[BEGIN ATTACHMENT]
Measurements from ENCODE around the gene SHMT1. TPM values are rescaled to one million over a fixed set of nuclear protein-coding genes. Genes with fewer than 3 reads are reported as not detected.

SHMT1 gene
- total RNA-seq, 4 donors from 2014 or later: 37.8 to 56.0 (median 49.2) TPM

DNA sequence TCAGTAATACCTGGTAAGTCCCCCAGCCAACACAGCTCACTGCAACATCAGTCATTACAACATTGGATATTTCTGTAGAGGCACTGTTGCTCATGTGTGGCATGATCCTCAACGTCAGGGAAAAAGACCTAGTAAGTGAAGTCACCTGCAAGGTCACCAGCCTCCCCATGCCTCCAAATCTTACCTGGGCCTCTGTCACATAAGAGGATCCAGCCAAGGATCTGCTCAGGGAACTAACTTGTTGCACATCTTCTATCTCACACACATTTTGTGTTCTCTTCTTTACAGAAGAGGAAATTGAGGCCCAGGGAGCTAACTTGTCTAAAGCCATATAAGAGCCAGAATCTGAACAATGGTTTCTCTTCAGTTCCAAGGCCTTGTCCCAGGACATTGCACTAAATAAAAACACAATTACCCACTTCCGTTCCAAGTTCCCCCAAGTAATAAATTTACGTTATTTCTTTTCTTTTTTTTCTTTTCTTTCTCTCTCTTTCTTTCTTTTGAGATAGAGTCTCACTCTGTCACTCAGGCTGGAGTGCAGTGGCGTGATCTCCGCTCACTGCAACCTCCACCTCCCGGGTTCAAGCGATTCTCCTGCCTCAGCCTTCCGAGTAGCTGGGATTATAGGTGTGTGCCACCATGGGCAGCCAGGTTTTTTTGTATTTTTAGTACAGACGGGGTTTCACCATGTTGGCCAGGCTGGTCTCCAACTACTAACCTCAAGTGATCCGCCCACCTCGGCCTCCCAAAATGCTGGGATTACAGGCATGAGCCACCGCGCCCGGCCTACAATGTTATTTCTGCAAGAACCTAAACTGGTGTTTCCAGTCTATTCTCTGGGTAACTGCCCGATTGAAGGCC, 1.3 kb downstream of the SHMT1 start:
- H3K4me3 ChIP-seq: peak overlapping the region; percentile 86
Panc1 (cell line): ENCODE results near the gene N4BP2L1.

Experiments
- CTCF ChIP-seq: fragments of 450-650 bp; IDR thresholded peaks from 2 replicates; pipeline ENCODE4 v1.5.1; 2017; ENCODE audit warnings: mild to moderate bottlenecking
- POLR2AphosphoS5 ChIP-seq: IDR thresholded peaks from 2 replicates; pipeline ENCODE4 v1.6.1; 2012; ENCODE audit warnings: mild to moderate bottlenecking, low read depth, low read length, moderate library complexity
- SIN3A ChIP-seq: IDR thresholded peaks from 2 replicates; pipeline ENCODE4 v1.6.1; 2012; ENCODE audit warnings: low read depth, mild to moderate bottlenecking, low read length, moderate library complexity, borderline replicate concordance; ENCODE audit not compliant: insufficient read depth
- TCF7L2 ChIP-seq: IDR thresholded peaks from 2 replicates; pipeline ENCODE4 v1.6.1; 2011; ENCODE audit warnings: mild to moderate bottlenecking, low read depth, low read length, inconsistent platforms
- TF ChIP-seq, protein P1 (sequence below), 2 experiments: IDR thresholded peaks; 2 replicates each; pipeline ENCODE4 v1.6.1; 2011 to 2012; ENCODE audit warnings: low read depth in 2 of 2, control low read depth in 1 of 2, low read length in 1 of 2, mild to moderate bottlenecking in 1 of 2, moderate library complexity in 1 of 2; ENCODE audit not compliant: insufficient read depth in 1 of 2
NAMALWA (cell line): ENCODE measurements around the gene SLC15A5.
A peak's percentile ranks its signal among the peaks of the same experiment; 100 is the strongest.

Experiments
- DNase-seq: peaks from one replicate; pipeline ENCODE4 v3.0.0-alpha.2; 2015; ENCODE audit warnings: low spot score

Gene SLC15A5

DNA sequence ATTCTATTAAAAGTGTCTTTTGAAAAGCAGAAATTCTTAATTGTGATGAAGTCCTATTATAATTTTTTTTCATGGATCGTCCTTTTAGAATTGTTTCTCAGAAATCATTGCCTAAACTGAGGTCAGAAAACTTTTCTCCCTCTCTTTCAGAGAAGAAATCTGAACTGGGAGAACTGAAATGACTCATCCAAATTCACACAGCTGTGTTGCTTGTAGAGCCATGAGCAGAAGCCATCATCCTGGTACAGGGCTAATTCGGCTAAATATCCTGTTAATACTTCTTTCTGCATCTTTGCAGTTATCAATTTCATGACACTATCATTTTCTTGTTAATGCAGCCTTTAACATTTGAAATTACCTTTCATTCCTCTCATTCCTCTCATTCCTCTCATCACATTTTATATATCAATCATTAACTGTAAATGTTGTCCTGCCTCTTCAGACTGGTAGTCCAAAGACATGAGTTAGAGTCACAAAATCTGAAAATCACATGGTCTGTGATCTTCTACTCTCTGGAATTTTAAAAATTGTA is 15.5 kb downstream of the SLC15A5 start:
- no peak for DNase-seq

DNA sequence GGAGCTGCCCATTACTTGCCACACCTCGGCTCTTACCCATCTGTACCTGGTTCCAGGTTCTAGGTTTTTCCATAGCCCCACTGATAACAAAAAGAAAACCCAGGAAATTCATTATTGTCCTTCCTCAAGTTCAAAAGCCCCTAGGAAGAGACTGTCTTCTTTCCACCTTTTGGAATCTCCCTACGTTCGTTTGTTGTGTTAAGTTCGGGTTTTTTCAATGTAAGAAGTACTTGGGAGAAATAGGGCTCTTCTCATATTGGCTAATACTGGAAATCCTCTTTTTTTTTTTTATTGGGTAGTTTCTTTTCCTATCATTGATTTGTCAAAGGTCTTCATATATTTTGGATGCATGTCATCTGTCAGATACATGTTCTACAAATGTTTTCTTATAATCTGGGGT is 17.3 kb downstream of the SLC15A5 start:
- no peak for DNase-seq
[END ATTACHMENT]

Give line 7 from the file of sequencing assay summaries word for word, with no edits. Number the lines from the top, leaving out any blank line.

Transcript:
Experiments